Lesson AWF-5

Welcome! Please consider how your attitude affects your and other students' experiences of the lesson. 

Be respectful, come prepared, and show interest to have the best possible educational experience. 

Lesson goals

Read and understand texts about social media and climate change, study new vocabulary and participle grammar as well as practice discussing their impact on the future using your new writing and grammar skills.

Lesson activities

Vocabulary exercise

Reading comprehension

Writing practice

Vocabulary exercise

Time for the  activitity: ~20-30 minutes

Part 1 - participle clauses

Create 4 sentences which all should include participle clauses:

Part 2 - vocabulary from the articles

Answer key

A large number of people were plagued by the speading disease. 

The likelihgood of rain tomorrow is high 

The hurricane struck with ferocity, causing widespread damage. 

The volume was asked to be amplified during the performance by the musician. 

Reading comprehension

Time for the  activitity: ~10-15 minutes

Why scientists are using the word scary over the climate crisis

Why scientists are using the word scary over the climate crisis

The former BBC environment analyst Roger Harrabin has spent his career talking to scientists. Now they’re telling him they’re scared of what they’re seeing.

Back in the 1980s, when climate research began to really take off, scientists were desperate to retain their credibility as they unravelled the potentially dire consequences of the “new” phenomenon of global warming. Most journalists tiptoed round this topic because no one wanted to lose their reputation by scaremongering. But as the science steadily became overwhelming researchers pushed their conclusions in the face of policymakers.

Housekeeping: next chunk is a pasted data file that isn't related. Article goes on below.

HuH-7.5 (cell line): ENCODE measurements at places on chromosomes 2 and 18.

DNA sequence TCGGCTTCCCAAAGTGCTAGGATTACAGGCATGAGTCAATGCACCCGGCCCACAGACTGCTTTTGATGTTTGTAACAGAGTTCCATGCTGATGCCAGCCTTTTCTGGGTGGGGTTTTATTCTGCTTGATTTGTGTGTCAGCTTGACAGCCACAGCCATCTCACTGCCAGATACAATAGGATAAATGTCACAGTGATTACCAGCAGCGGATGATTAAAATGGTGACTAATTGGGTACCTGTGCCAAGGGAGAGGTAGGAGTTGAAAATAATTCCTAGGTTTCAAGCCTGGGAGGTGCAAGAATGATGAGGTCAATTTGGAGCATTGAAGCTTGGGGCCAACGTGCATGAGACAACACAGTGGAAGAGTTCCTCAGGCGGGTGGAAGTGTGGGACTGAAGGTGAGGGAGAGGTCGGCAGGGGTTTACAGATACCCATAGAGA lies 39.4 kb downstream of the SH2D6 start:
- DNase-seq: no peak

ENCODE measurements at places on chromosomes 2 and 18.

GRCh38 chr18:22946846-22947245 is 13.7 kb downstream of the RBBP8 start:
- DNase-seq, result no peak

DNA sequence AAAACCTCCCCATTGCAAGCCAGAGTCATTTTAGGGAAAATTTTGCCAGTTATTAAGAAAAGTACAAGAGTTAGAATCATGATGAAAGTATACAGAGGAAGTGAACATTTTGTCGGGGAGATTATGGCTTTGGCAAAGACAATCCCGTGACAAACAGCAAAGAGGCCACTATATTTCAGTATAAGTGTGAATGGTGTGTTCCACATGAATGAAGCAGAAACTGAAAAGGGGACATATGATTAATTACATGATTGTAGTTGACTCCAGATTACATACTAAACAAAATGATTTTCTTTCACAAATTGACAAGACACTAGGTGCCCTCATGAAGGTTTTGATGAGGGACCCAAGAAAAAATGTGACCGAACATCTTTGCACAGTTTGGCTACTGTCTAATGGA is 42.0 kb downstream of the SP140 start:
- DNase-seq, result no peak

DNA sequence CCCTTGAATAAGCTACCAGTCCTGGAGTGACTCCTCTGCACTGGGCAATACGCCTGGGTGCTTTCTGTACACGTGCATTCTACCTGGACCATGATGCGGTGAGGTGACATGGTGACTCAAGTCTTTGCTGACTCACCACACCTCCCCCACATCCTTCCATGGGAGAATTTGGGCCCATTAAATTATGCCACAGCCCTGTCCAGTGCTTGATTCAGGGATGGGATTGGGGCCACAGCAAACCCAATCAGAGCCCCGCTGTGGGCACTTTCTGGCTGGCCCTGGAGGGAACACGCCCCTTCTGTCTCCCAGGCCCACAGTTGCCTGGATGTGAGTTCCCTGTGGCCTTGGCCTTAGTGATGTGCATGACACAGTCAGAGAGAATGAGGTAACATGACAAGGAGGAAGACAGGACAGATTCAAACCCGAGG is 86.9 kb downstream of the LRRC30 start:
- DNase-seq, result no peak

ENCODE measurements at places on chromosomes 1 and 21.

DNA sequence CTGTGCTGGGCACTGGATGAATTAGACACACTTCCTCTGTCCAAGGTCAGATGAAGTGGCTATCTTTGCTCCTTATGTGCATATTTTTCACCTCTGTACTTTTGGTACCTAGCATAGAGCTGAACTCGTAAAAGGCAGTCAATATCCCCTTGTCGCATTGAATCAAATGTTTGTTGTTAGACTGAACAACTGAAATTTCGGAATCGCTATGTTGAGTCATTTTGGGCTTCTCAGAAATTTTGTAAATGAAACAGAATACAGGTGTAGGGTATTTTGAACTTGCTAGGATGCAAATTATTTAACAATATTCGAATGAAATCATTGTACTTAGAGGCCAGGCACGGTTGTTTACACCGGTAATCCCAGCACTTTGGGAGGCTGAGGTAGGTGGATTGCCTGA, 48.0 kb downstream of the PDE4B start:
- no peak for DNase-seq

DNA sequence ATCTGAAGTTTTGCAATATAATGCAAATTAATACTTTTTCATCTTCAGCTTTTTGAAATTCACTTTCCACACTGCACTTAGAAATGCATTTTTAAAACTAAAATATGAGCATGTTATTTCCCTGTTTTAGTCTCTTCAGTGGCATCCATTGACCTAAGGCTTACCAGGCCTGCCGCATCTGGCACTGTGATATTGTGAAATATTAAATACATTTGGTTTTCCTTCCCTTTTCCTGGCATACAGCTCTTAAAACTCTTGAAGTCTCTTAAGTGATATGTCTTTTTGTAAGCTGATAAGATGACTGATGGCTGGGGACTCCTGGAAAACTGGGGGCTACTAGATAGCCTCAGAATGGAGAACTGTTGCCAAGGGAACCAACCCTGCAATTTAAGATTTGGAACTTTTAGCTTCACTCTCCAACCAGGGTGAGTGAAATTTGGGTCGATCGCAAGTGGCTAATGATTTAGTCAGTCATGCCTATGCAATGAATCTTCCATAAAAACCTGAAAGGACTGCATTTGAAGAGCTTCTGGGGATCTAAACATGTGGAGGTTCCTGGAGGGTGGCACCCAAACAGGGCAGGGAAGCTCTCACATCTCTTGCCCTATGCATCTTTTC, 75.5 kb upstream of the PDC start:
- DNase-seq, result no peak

More and more scientists are now admitting publicly that they are scared by the recent climate extremes, such as the floods in Pakistan and west Africa, the droughts and heatwaves in Europe and east Africa, and the rampant ice melt at the poles.

That is not because an increase in extremes was not predicted. It was always high on the list of concerns alongside longer-term issues such as sea level rise. It is the suddenness and ferocity of recent events that is alarming researchers, combined with the ill-defined threat of tipping points, by which aspects of heating would become unstoppable.

The heat phenomenon in the Canadian town of Lytton, for instance, produced a “dome” of trapped heat that cranked up the temperature to 49.6C. Wildfires raged and the town was razed. I broke the news to one of the Royal Society’s leading members, Prof Sir Brian Hoskins, but at first he did not believe me. Then he said: “Oh, my god, that’s really scary.”

The high temperature itself was shocking enough but amazingly it topped the previous record by five degrees, when records are normally beaten by just a few tenths of a degree. Hoskins told me later: “Climate models have generally projected very smooth changes, whereas the real world is suffering rapid regional changes. The rise in globally averaged temperature is a useful metric of how far climate change has got, but it doesn’t bring home the message of the likely local and regional impact.

Prof Hannah Cloke, from Reading University, said: “This sort of thing is really scary. It’s just one statistic amongst an avalanche of extreme weather events that used to be known as ‘natural disasters’.”

But it is the threat of unstoppable long-term change that most worries Prof Dame Jane Francis, director of the British Antarctic Survey. She has witnessed temperatures in the Antarctic of 40C above the seasonal norm, and 30C above in the Arctic.

She said: “It’s really scary. It seems some of [these trends] are already under way.” She said she feared for the permafrost, the Greenland ice sheet, the Arctic sea ice, and Antarctica’s Thwaites glacier and western ice sheet.